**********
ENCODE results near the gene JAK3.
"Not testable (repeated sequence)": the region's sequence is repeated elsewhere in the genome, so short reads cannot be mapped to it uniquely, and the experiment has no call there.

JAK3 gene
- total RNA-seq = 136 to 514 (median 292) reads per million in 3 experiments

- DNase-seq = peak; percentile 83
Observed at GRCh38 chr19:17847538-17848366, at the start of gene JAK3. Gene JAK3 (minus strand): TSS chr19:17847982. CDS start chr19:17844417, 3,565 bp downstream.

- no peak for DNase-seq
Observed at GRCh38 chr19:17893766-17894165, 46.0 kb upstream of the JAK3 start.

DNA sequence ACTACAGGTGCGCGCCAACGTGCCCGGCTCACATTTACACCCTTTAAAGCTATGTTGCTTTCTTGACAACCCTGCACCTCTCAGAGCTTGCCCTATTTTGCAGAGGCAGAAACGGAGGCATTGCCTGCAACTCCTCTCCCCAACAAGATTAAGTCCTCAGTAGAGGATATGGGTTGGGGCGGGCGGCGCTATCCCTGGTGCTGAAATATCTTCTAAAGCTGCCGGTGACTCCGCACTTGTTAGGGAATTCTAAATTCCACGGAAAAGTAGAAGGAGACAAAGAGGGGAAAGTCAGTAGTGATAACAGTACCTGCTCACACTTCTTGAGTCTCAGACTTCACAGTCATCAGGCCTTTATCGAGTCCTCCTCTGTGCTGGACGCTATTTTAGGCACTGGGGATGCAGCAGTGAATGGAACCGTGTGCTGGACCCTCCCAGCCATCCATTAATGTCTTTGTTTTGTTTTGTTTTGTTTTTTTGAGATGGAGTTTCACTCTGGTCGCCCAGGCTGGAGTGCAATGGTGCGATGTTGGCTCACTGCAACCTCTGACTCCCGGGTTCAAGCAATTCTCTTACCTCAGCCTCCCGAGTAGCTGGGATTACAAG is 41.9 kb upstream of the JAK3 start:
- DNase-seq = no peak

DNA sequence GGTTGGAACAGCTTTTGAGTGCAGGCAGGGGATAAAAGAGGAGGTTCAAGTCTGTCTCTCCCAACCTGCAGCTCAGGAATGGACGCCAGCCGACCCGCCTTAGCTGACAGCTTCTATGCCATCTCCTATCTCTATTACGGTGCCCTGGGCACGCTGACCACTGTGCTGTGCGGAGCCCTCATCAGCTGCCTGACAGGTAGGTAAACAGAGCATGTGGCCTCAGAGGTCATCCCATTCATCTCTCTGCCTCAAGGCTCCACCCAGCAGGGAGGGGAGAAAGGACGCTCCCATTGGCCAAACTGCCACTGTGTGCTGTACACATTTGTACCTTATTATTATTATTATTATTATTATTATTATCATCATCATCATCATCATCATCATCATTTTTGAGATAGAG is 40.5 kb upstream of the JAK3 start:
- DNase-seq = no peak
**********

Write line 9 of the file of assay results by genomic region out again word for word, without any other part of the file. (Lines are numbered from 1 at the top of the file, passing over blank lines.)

DNA sequence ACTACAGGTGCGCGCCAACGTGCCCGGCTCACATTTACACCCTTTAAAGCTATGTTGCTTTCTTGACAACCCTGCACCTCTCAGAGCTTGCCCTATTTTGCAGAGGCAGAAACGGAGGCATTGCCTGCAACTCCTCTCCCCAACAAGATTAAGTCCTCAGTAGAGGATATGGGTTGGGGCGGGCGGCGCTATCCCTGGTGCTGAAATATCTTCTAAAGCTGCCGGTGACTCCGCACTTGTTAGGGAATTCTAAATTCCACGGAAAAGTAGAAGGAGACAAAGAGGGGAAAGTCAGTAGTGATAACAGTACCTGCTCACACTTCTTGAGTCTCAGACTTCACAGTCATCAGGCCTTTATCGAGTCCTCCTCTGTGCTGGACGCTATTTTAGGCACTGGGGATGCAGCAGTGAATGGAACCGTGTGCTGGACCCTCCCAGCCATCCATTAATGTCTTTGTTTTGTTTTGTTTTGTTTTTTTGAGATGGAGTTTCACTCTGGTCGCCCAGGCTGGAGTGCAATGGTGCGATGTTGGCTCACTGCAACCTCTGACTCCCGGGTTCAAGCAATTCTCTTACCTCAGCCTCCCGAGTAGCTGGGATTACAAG is 41.9 kb upstream of the JAK3 start: